# Euler’s Method for Approximating Solutions to Differential Equations

We are now going to look at a numerical method for approximating a solution of a first order differential equation initial value problem known as **Euler’s Method** or **The Tangent Line Method**.

Suppose that $\frac{dy}{dt} = f(t, y)$ is a first order differential equation with the initial condition that $y(t_0) = y_0$, and suppose that both $f$ and $\frac{\partial f}{\partial y}$ are continuous on an interval containing $t_0$. Then we know that a solution exists and that this solution is unique, so call it $y = \phi (t)$.

Now consider the line that passes through the point $(t_0, y_0)$ (which is given by the initial condition of the initial value problem) and has the slope $f(t_0, y_0)$. Then this line is tangent to the unique solution $y = \phi (t)$ at $(t_0, y_0)$ (since the slope of the tangent line at $(t_0, y_0)$ on $y = \phi (t)$ is $f(t_0, y_0)$). Furthermore, the equation of this line in point-slope form is given by the following formula:

(1)

Note that this tangent line is a pretty accurate approximation of the solution $y = \phi (t)$ for values of $t$ that are very close to $t_0$. Now suppose that $t_1$ is close to $t_0$, and that we want to approximate the value of $\phi (t_1)$ using the line approximation $y = y_0 + f(t_0, y_0)(t – t_0)$. Then by plugging in $t = t_1$ to the equation given above, we will obtain an approximation, call it $y_1$, of $\phi (t_1)$.

(2)

Since $y_1$ is an approximation of $\phi(t_1)$, we have that $y_1 \approx \phi(t_1)$. We will now consider the line that passes through the point $(t_1, y_1)$ and has the slope $f(t_1, y_1)$. In point-slope form, the equation of this line is given by the following formula:

(3)

Once again, if $t_2$ is a value that is close to $t_1$, then we can obtain an approximation $y_2 = y(t_2)$ of the true value $\phi (t_2)$ using this new line, $y = y_1 + f(t_1, y_1)(t – t_1)$, by plugging in $t = t_2$:

(4)

If we repeat this process, then the equation for the tangent line that passes through the the point $(t_n, y_n)$ for $n = 0, 1, 2, …$ is given by:

(5)

Furthermore, the approximation $y_{n+1}$ of the value $\phi(t_{n+1})$ is obtained by plugging $t = t_{n+1}$ into the equation of the tangent line that passes through the point $(t_n, y_n)$ whose formula is:

(6)

Now suppose that we want to approximate the solution $y = \phi (t)$ of our differential equation $\frac{dy}{dt} = f(t, y)$ using $t_0, t_1, t_2, …$. If we connect the line segments between the points $(t_0, y_0)$, $(t_1, y_1)$, …, $(t_n, y_n)$, … then we obtained a piecewise linear function which approximates $y = \phi (t)$.

Of course, for practical reasons, it’s nice if the difference between consecutive values $t_j$ and $t_{j+1}$ are equal, that is the step size between $t_j$ and $t_{j+1}$ is say $h > 0$ for $j = 0, 1, 2, …$. The formula for the approximation of $y_{n+1}$ of $\phi(t_{n+1})$ can thus be rewritten as:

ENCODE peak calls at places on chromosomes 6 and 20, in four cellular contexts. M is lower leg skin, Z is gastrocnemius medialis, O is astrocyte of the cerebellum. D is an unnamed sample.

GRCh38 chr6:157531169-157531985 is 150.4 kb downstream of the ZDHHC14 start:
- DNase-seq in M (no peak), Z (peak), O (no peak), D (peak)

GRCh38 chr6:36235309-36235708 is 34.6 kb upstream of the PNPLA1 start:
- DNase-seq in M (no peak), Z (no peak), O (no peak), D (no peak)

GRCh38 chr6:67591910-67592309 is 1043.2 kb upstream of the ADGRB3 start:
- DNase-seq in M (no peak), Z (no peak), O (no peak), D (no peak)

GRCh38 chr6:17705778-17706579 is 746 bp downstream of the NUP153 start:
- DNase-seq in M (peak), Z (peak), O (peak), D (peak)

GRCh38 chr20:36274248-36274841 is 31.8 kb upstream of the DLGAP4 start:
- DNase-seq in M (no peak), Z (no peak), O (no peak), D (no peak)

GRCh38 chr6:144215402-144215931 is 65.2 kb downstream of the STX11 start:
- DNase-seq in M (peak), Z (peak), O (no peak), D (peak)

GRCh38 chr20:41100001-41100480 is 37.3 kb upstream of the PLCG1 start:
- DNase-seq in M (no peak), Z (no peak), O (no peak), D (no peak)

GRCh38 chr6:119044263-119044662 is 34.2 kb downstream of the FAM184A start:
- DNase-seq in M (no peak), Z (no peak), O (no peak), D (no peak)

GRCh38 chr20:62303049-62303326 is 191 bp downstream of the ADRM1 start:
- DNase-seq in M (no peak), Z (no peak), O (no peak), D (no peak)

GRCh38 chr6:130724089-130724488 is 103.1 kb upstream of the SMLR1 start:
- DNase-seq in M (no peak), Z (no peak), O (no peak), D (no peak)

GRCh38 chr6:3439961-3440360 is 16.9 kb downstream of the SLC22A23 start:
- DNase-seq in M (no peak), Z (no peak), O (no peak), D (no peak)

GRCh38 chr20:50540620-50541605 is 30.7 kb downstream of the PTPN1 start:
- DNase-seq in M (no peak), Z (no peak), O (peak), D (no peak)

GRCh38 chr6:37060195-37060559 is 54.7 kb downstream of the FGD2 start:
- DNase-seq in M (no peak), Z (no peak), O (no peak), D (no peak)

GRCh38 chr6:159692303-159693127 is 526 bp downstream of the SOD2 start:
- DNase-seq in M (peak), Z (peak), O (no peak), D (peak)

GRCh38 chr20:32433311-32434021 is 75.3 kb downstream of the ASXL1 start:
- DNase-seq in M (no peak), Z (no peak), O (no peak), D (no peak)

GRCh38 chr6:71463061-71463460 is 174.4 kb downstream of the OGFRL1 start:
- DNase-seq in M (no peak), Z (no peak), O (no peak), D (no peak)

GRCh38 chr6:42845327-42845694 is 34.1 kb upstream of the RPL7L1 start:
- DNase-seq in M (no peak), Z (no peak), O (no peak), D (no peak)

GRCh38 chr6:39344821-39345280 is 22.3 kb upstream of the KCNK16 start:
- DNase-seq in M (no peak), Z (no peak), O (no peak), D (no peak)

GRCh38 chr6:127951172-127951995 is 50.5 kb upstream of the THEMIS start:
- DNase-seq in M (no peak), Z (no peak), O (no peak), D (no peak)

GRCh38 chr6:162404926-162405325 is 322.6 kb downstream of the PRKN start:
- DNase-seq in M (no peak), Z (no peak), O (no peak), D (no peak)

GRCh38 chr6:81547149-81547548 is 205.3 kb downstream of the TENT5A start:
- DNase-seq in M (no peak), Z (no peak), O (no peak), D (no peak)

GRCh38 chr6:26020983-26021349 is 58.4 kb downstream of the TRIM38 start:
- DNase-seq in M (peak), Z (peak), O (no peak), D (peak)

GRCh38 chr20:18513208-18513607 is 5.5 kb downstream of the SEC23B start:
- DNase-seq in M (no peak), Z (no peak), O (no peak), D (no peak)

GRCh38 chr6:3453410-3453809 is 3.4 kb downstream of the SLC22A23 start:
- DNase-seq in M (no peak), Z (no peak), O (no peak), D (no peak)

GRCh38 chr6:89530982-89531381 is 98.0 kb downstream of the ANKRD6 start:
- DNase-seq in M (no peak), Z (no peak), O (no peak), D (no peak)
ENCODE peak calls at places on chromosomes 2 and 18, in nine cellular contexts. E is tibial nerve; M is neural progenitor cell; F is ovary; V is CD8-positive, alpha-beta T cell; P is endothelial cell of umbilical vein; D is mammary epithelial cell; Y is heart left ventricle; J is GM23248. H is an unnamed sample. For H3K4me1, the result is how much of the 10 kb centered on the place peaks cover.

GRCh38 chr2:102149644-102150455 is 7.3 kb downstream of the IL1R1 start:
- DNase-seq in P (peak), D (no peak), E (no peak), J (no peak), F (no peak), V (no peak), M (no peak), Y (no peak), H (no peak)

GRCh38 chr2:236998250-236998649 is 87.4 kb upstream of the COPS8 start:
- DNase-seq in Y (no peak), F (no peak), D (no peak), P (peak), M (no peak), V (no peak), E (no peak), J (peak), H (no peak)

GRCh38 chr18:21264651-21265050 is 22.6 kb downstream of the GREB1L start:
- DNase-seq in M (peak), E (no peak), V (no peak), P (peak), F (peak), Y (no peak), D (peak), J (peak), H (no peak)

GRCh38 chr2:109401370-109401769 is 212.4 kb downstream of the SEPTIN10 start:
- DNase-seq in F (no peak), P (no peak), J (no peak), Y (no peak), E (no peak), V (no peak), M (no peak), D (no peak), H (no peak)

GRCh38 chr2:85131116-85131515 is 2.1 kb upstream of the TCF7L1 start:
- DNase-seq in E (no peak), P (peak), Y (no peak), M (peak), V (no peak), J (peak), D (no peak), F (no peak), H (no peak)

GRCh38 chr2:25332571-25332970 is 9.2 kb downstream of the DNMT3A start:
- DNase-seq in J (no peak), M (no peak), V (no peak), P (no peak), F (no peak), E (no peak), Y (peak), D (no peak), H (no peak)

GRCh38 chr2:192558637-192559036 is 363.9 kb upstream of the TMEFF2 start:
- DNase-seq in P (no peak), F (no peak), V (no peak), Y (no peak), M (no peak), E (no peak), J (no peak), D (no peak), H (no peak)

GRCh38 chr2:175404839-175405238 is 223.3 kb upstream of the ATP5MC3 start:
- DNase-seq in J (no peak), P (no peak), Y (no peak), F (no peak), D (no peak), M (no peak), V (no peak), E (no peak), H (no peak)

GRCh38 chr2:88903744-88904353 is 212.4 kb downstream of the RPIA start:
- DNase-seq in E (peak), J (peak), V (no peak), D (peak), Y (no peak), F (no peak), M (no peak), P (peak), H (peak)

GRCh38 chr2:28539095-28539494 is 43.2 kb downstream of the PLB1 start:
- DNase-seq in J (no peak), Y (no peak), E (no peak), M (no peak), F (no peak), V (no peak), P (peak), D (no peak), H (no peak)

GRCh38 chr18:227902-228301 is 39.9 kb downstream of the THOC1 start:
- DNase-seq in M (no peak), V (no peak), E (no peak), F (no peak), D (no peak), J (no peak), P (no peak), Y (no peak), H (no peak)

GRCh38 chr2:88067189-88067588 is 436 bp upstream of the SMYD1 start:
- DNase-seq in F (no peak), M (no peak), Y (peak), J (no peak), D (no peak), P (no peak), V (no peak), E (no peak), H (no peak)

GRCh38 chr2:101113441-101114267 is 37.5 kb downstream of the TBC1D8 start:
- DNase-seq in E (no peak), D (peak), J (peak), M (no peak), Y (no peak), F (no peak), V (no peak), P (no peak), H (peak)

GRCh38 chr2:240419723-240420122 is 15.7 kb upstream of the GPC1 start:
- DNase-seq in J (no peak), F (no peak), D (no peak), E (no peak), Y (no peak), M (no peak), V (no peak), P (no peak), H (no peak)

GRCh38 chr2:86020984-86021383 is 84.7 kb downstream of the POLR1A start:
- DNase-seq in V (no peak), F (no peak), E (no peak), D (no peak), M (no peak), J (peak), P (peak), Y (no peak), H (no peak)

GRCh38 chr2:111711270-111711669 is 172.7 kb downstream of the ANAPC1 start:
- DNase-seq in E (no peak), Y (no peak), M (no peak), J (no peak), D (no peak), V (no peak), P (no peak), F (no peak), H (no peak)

(7)

Of course, the accuracy of our piecewise approximation of the unique solution $y = \phi (t)$ varies depending on how large are steps are, how large our interval we’re approximating is, and the behaviour of the solution itself. Let’s look at an example of using Euler’s Method in order to approximate the solution to a first order differential equation.

## Example 1

**Consider the first order differential equation $\frac{dy}{dt} = 0.5 – t + 2y$ with the initial condition $y(0) = 1$. Approximate the values of the unique solution $y = \phi (t)$ for this initial value problem using Euler’s Method at the values $t = 0.1, 0.2, 0.3, 0.4$ with the step size $h = 0.1$.**

The tangent line that passes through the point $(0, 1)$ (which is given by the initial condition as $y(0) = 1$) has the slope $f(0, 1) = 0.5 – 0 + 2 = 2.5$. Therefore, the equation of this tangent line is:

(8)

We will now use this line in order to approximate the value of $\phi(0.1)$. Plugging in $0.1$ to the tangent line above and we get that:

(9)

We thus obtain the point $(0.1, 1.25)$ as an approximation of $\phi(0.1)$. The slope of the tangent line that passes through this point is $f(0.1, 1.25) = 0.5 – 0.1 + 2(1.25) = 2.9$. Therefore the equation of this tangent line is:

(10)

We will now use this line in order to approximate the value of $\phi(0.2)$. Plugging in $0.2$ to the tangent line above and we get that:

(11)

We thus obtain the point $(0.2, 1.54)$ as an approximation of $\phi (0.2)$. The slope of the tangent line that passes through this point is $f(0.2, 1.54) = 0.5 – 0.2 + 2(1.54) = 3.38$. Therefore the equation of this tangent line is:

(12)

We will now use this line in order to approximate the value of $\phi(0.3)$. Plugging in $0.3$ to the tangent line above and we get that:

(13)

We thus obtain the point $(0.3, 1.878)$ as an approximation of $\phi(0.3)$. The slope of the tangent line that passes through this point is $f(0.3, 1.878) = 0.5 – 0.3 + 2(1.878) = 4.056$. Therefore the equation of this tangent line is:

(14)

We will now use this line in order to approximate the value of $\phi(0.4)$. Plugging in $0.4$ to the tangent line above and we get that:

(15)

We thus obtain the point $(0.4, 2.2836)$

The following curve in blue represents the actual solution to this initial value problem, $y = 0.5t + e^{2t}$. The curve in green is the piecewise curve created by joining the tangent line segments to create a function that approximates the actual solution.